The Department of Commerce is adding almost 80 companies, most of which are Chinese, including China's largest semiconductor foundry, the Semiconductor Manufacturing International Corporation, to a trade blacklist out of concerns over national security, Commerce Secretary Wilbur Ross confirmed Friday.
"What this is all about is these are companies that are tied to the People's Liberation Army," Ross told Fox Business' Maria Bartiromo.
According to a statement from the U.S. government, the order includes companies that "enable human rights abuses, entities that supported the militarization and unlawful maritime claims in the South China Sea, entities that acquired U.S.-origin items in support of the People's Liberation Army's programs, and entities and persons that engaged in the theft of U.S. trade secrets."
"There are 77 names that have been put on the list, of which 11 are related to Semiconductor Manufacturing International Corp.," Ross said, specifying that the additions include 49 other Chinese companies and 17 from countries other than China for similar national defense reasons.
"This brings the grand total on the entity list to 689 companies, of which 296 are Chinese," said Ross. "And 150 of those are related to Huawei, the big 5G company."
The block will restrict companies from exporting U.S. technology to the firms on the list without having a license, reports The Wall Street Journal. It also has a provision to stop SMIC from getting the technology to build chips that have circuits that are 10-nanometers or smaller.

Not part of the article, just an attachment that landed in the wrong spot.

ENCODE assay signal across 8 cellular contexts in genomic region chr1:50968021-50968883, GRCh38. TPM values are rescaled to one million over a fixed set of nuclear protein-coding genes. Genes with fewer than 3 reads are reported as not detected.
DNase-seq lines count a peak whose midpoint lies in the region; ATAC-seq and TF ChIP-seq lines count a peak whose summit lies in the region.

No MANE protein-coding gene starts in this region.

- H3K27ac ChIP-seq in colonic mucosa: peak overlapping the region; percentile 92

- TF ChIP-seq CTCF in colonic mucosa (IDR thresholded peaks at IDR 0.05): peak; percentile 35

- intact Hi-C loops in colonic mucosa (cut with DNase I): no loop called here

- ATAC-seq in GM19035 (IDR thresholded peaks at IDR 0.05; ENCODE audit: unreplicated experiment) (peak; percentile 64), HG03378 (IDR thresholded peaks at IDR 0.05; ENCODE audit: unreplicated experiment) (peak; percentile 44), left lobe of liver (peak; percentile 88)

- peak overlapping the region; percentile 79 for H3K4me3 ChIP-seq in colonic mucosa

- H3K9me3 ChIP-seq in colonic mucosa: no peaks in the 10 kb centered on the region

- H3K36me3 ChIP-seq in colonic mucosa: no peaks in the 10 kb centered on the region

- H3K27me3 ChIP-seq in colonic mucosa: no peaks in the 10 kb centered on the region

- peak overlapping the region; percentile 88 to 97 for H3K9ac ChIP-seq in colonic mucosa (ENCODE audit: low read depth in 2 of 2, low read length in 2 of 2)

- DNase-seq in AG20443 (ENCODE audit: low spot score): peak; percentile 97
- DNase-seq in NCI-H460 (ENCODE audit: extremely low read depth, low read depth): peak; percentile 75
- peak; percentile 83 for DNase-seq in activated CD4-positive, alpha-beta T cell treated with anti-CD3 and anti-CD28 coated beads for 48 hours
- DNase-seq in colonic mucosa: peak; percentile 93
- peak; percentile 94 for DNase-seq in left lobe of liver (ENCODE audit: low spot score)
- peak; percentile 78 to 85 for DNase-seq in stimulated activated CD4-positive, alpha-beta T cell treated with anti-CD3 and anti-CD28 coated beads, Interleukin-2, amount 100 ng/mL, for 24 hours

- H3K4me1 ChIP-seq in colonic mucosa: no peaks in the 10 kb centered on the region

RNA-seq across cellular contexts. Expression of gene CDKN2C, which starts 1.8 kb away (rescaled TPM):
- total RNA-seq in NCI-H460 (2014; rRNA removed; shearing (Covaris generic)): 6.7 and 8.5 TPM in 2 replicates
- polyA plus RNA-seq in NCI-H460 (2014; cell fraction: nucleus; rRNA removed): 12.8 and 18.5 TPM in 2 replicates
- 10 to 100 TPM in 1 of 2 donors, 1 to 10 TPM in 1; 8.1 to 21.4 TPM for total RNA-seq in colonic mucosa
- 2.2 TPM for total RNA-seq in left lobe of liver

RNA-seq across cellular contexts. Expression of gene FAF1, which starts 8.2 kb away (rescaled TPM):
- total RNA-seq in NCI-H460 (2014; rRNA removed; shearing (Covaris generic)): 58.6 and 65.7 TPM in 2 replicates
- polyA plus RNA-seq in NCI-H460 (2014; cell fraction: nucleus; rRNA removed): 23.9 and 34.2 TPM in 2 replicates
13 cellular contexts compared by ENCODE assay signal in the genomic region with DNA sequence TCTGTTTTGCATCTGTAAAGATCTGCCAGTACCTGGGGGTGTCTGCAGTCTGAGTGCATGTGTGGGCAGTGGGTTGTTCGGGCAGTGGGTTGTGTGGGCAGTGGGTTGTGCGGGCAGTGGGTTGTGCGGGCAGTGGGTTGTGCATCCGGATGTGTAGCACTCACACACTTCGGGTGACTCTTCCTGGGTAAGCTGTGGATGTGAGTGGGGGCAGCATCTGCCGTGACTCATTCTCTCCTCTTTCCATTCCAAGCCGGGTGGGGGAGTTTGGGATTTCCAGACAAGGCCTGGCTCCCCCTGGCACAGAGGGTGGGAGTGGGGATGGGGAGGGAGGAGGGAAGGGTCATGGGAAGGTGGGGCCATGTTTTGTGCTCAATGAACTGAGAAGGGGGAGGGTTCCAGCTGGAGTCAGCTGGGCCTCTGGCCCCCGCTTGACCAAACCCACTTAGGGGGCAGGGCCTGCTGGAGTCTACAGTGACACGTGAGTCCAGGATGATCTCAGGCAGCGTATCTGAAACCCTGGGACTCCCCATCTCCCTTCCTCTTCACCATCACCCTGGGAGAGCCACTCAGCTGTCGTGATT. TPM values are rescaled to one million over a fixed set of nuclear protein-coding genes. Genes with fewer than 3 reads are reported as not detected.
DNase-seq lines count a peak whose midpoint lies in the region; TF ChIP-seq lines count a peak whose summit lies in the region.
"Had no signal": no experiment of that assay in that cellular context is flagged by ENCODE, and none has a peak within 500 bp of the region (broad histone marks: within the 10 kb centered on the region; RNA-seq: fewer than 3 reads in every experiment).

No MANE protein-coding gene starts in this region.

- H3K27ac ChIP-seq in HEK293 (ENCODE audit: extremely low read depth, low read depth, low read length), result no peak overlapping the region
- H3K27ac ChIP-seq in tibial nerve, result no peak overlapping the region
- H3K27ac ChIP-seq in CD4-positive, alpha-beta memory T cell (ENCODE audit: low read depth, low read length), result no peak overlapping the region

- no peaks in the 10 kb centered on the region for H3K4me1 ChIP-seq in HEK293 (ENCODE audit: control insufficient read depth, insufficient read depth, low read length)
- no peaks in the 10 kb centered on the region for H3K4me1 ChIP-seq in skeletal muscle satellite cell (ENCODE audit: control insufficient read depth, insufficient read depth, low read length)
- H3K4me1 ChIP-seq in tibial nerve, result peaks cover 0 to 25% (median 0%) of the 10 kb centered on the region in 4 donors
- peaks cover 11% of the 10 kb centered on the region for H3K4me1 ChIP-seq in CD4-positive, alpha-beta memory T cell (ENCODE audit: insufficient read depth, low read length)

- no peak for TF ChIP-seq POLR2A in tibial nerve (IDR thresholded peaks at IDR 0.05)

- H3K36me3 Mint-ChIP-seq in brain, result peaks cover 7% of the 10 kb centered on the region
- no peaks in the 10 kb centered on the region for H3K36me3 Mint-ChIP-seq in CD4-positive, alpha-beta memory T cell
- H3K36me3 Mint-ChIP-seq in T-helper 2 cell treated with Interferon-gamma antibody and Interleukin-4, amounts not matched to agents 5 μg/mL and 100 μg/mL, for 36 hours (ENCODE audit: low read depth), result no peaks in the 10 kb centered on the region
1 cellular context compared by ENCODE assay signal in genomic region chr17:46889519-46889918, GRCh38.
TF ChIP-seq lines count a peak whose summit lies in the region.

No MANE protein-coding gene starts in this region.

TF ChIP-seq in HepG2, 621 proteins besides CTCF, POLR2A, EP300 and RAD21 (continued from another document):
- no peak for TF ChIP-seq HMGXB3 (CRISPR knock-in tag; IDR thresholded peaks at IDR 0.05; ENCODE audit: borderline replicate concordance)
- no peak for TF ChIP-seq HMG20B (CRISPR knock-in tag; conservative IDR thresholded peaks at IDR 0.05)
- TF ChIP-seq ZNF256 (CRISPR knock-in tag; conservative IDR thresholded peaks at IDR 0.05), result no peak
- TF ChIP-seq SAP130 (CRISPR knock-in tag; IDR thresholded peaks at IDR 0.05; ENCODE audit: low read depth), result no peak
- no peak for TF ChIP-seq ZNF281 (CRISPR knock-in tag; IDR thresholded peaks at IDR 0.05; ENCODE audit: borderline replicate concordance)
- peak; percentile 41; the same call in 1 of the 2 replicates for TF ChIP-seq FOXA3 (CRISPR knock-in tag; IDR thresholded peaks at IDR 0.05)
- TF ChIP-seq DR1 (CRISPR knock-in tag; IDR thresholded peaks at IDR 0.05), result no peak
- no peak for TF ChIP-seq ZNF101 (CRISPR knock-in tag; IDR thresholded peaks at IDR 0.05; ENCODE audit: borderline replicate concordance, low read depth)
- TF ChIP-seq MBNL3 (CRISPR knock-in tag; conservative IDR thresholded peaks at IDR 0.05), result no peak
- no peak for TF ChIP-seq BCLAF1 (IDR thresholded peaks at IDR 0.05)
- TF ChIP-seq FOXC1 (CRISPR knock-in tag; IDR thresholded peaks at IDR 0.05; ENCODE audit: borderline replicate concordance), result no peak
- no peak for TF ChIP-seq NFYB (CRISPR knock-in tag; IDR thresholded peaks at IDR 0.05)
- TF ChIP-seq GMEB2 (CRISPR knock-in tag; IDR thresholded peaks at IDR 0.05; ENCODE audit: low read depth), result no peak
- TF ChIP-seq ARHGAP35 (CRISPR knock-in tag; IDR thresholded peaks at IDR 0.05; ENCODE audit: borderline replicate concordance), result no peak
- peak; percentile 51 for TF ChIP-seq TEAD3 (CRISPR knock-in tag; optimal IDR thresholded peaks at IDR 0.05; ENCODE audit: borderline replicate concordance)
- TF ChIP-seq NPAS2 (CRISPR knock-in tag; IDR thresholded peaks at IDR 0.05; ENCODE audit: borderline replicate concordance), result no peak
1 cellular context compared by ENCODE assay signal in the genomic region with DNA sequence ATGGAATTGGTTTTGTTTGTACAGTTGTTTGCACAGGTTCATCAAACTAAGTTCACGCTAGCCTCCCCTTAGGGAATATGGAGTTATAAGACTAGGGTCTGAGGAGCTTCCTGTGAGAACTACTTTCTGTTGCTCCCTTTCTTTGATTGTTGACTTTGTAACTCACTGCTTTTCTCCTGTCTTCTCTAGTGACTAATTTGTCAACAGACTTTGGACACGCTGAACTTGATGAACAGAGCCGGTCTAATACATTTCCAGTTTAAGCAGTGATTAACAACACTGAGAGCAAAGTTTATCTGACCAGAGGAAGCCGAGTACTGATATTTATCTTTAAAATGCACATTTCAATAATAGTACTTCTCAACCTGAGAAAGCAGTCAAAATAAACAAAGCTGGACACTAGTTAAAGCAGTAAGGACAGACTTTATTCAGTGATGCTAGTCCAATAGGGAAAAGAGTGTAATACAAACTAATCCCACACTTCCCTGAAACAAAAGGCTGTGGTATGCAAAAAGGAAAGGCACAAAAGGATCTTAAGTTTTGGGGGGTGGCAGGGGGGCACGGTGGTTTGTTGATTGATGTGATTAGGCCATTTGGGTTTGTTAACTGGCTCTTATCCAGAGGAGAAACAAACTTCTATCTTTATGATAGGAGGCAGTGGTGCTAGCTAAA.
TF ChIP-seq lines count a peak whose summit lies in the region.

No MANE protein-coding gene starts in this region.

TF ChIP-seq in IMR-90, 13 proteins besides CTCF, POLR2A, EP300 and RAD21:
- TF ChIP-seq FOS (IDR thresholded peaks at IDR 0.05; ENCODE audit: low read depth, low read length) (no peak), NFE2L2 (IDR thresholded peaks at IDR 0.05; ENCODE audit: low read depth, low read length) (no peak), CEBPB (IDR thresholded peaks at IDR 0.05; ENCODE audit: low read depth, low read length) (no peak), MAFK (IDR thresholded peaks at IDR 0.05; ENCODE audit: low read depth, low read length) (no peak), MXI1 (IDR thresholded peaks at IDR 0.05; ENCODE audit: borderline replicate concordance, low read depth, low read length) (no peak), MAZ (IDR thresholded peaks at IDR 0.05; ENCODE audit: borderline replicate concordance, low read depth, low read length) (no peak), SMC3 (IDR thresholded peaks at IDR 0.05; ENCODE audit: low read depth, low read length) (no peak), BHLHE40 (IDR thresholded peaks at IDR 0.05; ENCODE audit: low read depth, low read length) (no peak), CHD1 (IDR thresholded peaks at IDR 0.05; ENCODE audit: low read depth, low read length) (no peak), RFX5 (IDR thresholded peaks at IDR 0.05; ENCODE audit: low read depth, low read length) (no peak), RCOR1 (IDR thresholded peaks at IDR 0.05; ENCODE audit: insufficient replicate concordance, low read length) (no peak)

Friday morning's action has "nothing to do" with the issue of stock trading, Ross told show host Maria Bartiromo after she asked him if the Treasury Department is "watering down" an order from President Donald Trump that prohibits American investments in businesses tied to China's military.
The Journal also reported Monday that government leaders are fighting over how broad that investment list should be.
Ross said Friday's action was taken by the Department of Defense.
"What this has to do with is their access to very advanced semiconductor products," said Ross. "The smaller the number of nanometers inside, the more power is available for other things, so it's very important to get to a smaller size."
He added that the cutoff in the ban is at 10 nanometers, because from there, "you can modify the equipment to make them as small as 7 [nanometers]."
He conceded that the incoming Joe Biden administration could revoke the new orders and actions.
"For example, we have put them on the list this morning, the SMIC, with the presumption of denial if someone applies for a license," said Ross. "A new administration could change that, but I would be very surprised given the Hunter Biden controversy, I would be very surprised if the Biden administration could be all that lenient on China, but the fact is that it's a real national security risk if they did."
According to Reuters, which first reported the blocks, China's foreign minister said the blacklisting is evidence of the United States' moves to oppress Chinese companies and that the government will take "necessary measures" to protect its rights. After the news broke, shares in the top chipmaker dropped 5.2% Friday in Hong Kong.
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